Boeing 777

Today, commercial aircraft manufacturing is dominated by Airbus and Boeing. It is an industry characterized by intense competition, high product development costs, high market risk, and deferred profits.

Risks are high because there are few customers, and if the major airlines of the world shun a new plane, there are simply not enough smaller airlines to rescue the project from failure.

Indeed, development costs are so high that hundreds of planes must be sold before the fixed costs of design and development can be recovered.  For example, Airbus needs to sell 420 of its new A380 planes to break even, a milestone that will take many years to achieve..
 

Boeing Approves the 777 Project

In 1990 Boeing made the decision to develop a new family of aircraft.  Designed to bridge the gap between the 767 and 747 family of planes, the 777 (also called the ‘triple seven’) would be a long-range wide-body aircraft capable of carrying between 283 and 368 passengers and with a range from 5,235 to 9,380 nautical miles (9,695 to 17,372 km).

The 777 would be designed using the latest three dimensional digital imaging technology. It would be powered by lighter twin engines, the most powerful ever built, and designed to be 20 percent more fuel efficient than its predecessors. The airframe, some of which was constructed with new composite materials, would further add to its efficient use of fuel.

The budget would be over $6 billion US and more than 10,000 people would be involved in the project. To appreciate the size of the project as well as the size of the aircraft, manufacturing facilities would cover an area equivalent to over 70 football fields.

Risk Mitigation

Boeing would take several steps to spread the financial and marketing risk.  While they would manufacture the flight deck and forward section of the cabin, the wing, tail and the engine nacelles in their own plants, they would subcontract 70 percent of the project to suppliers throughout the world.  Subcontractors would include Alenia in Italy, ASTA in Australia, BAE Systems in UK, Bombardier Shorts in UK, Embraer in Brazil, Japanese aerospace companies, Kaman in USA, Korean Air, Northrop Grumman in USA and Singapore Aerospace.

Second, Boeing would involve eight of the world’s largest airlines as strategic partners: Nippon Airways, American Airlines, British Airways, Cathay Pacific, Delta Air Lines, Japan Airlines, Qantas, and United Airlines.    It was an approach that would prove instrumental in designing an aircraft that would not only appeal to passengers but provide the airlines with a more flexible plane to meet their changing markets. For example, the interior of the aircraft was designed with curved panels, larger overhead bins, and indirect lighting.  And the dimensions of the windows were increased to become the largest of any current commercial airliner.  Then "Flexibility Zones," were added.  Water, electrical, pneumatic, and other hook-ups were placed throughout the cabin in such a way that the airline could quickly move seats, galleys and lavatories when it was necessary to reconfigure the cabin.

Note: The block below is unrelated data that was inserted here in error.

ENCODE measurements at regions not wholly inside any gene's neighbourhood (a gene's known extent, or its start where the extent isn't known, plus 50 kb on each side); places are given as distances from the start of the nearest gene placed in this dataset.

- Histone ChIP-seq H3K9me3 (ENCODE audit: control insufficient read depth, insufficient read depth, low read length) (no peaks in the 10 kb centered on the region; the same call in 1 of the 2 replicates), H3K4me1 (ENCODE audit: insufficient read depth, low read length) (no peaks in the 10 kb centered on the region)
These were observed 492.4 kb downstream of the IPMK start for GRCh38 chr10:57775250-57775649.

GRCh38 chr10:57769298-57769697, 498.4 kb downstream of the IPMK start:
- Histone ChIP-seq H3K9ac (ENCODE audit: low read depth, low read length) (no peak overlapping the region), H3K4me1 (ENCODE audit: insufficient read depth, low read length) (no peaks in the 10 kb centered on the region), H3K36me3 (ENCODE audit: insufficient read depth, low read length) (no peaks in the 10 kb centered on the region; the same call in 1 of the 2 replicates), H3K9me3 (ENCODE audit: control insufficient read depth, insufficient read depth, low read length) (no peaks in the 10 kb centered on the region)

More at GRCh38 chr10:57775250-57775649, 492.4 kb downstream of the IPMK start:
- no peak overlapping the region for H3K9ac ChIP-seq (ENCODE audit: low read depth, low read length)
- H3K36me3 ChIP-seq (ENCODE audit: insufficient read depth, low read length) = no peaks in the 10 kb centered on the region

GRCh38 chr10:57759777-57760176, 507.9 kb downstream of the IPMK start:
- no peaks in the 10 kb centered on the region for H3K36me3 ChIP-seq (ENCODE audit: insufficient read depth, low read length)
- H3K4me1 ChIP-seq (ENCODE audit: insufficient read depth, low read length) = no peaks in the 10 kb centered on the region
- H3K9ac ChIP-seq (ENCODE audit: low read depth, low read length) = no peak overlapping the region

Open Organization

By involving outsiders, Boeing changed the way in which teams were configured.  Now, they were open to wider participation and included engineers, procurement staff, manufacturing staff, customers and suppliers.  It was a strategy that made it difficult to ignore internal and external recommendations over the project life-cycle.  

This change in team composition was a significant departure from the way in which previous projects had been managed.  It changed the culture of the organization, away from a closed organization, that was dominated by union work rules and high power distance, to one that was open and encouraged communication both up and down the hierarchy.  In the past, relationships with suppliers were characterized by competition, suspicion, and distrust. This new approach involved suppliers and subcontractors as strategic partners and critical participants in a customer-driven design, development, and manufacturing process.

This open organization also radically changed the way in which the workforce was expected to work with management.  Regardless of where problems occurred, team members were encouraged to bring their concern to management. If they failed to receive the satisfaction they expected, they were encouraged to bring the problem to the next highest level and continue moving the problem higher until they were satisfied that their concerns were addressed.

What effect did these changes have on project success?

This is, of course, always difficult to isolate and conclude, however, as of 2009 more than 780 planes had been built, making the 777 one of Boeing’s best selling models.  Further, a more balanced perspective between the customer and engineering design efforts apparently did not compromise quality standards since there have been no fatalities since the plane’s introduction in 1995.

Lesson Learned

There is one very interesting lesson that seems to stand out from 777 project. Developing an open team concept, one that involves representation from many functional areas of the organization and one that involves customers and suppliers, may not only reduce project failure risk but may also prove to be instrumental in changing the basic project management culture of an organization.  

Involving the customer over the life cycle of any project does not come without its problems.   Conflicts from competing interests emerge, delays are inevitably introduced, costs often increase, and scope management can become a very real challenge.  Yet opening the project management process to customers and suppliers can be advantageous because it focuses the project squarely on business objectives.